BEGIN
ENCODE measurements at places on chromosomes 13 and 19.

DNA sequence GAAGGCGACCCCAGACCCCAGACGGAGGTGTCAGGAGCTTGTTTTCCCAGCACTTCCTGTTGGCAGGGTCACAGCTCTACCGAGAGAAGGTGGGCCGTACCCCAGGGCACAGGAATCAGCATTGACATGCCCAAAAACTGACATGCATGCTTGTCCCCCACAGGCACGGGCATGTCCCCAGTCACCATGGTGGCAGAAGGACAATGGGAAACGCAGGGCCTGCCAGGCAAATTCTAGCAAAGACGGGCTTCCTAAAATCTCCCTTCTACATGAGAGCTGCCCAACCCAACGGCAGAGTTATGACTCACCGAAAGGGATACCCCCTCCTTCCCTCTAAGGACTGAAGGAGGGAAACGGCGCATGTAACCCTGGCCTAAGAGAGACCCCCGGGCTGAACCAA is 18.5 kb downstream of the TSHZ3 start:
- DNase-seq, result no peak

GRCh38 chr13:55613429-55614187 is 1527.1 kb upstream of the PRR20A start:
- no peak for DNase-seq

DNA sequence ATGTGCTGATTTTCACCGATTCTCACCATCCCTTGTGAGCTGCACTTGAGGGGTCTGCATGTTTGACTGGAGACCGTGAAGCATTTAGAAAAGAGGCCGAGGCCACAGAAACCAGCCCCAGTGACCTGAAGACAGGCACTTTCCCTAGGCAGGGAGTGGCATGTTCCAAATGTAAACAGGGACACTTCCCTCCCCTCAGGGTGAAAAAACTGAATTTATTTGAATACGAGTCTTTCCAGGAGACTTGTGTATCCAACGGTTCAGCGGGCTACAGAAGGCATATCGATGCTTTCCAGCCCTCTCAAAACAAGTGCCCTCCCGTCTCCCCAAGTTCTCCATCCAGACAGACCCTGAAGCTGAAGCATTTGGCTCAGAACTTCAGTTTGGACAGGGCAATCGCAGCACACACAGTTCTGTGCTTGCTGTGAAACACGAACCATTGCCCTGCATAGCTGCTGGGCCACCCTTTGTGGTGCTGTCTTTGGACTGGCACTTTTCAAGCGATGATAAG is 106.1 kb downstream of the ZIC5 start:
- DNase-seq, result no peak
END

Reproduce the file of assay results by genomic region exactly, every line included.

ENCODE measurements at places on chromosomes 13 and 19.

DNA sequence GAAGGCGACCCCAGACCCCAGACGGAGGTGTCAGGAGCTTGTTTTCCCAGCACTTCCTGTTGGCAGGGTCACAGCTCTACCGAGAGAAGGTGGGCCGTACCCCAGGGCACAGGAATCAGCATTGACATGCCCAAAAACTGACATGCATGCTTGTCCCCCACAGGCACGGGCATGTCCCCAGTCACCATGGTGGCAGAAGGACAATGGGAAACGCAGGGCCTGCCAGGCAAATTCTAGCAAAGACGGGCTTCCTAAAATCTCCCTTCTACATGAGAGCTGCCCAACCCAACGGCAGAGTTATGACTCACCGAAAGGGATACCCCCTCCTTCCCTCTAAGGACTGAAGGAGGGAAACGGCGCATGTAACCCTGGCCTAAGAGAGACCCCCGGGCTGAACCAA is 18.5 kb downstream of the TSHZ3 start:
- DNase-seq, result no peak

GRCh38 chr13:55613429-55614187 is 1527.1 kb upstream of the PRR20A start:
- no peak for DNase-seq

DNA sequence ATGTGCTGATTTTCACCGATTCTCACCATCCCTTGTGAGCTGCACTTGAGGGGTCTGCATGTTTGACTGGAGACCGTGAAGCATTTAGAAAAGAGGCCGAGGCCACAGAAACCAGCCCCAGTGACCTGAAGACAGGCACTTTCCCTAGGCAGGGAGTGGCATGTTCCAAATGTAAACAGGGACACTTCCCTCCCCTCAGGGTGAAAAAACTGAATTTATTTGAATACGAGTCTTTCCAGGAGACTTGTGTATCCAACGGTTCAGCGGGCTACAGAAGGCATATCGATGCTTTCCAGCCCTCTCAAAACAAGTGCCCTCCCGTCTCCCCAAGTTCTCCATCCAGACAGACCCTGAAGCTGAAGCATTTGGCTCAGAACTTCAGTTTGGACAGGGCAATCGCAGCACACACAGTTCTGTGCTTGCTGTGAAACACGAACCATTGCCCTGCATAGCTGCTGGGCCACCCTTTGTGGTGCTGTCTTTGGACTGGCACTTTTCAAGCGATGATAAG is 106.1 kb downstream of the ZIC5 start:
- DNase-seq, result no peak